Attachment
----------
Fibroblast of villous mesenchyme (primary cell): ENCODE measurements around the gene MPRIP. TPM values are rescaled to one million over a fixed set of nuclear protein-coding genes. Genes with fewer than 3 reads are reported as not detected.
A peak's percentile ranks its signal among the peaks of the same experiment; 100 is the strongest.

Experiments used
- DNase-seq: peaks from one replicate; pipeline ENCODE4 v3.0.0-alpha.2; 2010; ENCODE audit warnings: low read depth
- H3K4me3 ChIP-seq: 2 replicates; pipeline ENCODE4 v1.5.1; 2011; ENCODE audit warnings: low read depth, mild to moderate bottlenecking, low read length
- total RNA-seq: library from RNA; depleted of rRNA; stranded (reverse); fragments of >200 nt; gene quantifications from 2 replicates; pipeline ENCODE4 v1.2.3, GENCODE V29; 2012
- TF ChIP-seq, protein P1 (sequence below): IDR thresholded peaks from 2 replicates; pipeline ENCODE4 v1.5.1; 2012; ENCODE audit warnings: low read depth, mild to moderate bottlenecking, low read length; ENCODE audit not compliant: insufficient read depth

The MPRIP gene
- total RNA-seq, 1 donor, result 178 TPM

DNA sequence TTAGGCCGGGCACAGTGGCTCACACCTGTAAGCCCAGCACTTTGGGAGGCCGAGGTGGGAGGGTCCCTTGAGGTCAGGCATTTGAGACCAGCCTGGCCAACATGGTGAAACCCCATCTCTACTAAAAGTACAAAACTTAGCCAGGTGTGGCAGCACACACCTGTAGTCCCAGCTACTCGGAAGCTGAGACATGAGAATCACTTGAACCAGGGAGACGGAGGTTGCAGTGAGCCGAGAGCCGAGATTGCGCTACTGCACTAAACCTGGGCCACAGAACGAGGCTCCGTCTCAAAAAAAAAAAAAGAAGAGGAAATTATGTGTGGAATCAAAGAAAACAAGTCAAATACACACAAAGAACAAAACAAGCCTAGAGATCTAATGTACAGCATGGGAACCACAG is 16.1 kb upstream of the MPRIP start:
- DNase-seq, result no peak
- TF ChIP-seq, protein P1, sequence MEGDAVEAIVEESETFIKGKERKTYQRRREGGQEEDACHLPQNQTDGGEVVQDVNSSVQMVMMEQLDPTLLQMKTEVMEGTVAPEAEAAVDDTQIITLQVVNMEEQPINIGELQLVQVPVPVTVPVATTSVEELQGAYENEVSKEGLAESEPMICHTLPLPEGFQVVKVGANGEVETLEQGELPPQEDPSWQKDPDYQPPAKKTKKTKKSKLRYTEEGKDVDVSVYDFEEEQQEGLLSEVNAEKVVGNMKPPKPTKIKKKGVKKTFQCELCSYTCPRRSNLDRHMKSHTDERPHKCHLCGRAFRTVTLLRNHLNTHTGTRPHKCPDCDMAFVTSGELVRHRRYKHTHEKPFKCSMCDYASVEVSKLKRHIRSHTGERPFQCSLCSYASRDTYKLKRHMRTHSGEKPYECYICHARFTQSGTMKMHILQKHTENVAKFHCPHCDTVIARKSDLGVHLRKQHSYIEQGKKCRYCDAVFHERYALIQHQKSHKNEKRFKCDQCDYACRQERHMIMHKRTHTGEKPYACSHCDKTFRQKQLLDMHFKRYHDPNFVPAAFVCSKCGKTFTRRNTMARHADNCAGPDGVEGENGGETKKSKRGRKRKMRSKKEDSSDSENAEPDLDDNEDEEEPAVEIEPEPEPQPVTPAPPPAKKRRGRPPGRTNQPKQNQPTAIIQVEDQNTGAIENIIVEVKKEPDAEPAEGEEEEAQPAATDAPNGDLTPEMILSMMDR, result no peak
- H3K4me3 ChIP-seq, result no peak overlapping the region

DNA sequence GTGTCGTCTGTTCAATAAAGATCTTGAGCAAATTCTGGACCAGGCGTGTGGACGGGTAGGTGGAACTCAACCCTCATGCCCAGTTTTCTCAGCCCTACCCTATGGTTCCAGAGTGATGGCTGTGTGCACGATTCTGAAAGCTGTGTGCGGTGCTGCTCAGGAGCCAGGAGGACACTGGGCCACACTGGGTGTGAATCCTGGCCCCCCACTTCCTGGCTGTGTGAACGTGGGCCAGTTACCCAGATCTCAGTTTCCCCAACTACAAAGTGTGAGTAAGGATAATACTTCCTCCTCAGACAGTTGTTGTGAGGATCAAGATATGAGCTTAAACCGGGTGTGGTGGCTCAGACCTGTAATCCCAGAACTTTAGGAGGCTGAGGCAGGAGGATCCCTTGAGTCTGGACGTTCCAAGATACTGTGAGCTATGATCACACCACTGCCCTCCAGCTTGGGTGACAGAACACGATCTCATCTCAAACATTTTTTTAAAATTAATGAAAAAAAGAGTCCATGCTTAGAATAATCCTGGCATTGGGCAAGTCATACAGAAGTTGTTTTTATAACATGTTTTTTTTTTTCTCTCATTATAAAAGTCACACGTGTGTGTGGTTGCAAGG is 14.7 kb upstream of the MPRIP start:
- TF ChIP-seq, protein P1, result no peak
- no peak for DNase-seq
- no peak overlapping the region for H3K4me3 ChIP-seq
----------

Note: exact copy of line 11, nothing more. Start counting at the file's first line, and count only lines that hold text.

- DNase-seq, result no peak